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Archive for the 'Web design' Category

Tip of the Day: Avoid Courier, unless you want to look like a relic!

Posted by Jennifer L. Bowie, Ph.D. on June 20th, 2012

Avoid Courier, unless you want to look like a relic of a bygone age! As a symbol of typewriters and the 20th century, Courier is a dated typeface, and thus it can give texts a dated feel. Due to its use as common typewriter face, it reminds one of typewriters and business and government in […]

Tip of the Day: Determine Context

Posted by Jennifer L. Bowie, Ph.D. on June 18th, 2012

Determine your context and the context of your audience for a website, blog, or other digital media that work for you and your audience. Begin with your context, and consider: What lead to the writing or design of this text? Why are you writing or designing this text? What constraints do you have on this […]

Courier was designed by Howard Kettler in 1955, as a commission for IBM. Kettler originally planned to call the typeface “Messenger,” but showing his true typographer stripes, went with the name he thought displayed the advantages of his typeface. According to Tom Vanderbilt, Kettler explained his choice, saying “A letter can be just an ordinary […]

Tip of the Day: Consider Purpose!

Posted by Jennifer L. Bowie, Ph.D. on June 6th, 2012

Consider your purpose and the purpose of your audience for a stronger website, blog, or other digital media. Start with your purpose. Why are you creating this text or media? What goals, results, ends, aims, means, or objectives are you trying to meet? Your purpose could include: • To persuade • To entertain • To […]

Screen Space 21: The Rhetorical Situation Part 1—Audience

Posted by Jennifer L. Bowie, Ph.D. on August 30th, 2011

This is episode 21 of Screen Space “The Rhetorical Situation Part 1—Audience.” In this episode, I discuss the rhetorical situation in general and then focus on audience and how to analyze your audience.

 
icon for podpress  Screen Space 21: The Rhetorical Situation Part 1—Audience [20:26m]: Play Now | Play in Popup | Download

In order to celebrate the  last episode of the Usability and Usability Testing 101 series, this week’s tips focus on usability testing. The final steps of usability testing, after you have prepared for testing and conducted the testing, are not only fun, but easy if you follow my steps. First collate the data into findings. […]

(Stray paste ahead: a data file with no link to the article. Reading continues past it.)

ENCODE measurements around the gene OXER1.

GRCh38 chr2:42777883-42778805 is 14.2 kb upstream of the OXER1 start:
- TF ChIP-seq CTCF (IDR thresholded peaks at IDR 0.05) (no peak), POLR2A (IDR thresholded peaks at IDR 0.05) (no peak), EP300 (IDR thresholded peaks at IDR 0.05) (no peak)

Surf the web to be better at your job: Web surfing aids productivity

Posted by Jennifer L. Bowie, Ph.D. on August 25th, 2011

Do you surf the web at work? Perhaps you sneak in a bit of surfing time between hard tasks or when boredom hits. A recent research study suggests that surfing the web may actually help you be more productive at work! Don J.Q. Chen and Vivien K.G Lim, of the National University of Singapore, presented […]

In order to celebrate the last episode of the Usability and Usability Testing 101 series, this week’s tips focus on usability testing. Once you have selected your user groups, created tasks, and prepared for testing, it is finally time to do those usability tests! With all this preparation the testing itself should be easy. Just […]

In order to celebrate the last episode (posting tonight!) of the Usability and Usability Testing 101 series, this week’s tips focus on usability testing. Once you have decided to conduct usability testing on your website, blog, or other digital media, you need to determine who you will be usability testing your media. First, you need […]

Anti-aliasing is used on images and visuals displayed on screens. Anti-aliasing takes an image designed for a higher resolution and smooths out the jagged edges so it will look better (and less distorted) at lower resolutions. Without anti-aliasing the images will appear pixelated—with jagged edges that are actual pixels being displayed. With anti-aliasing a gradient […]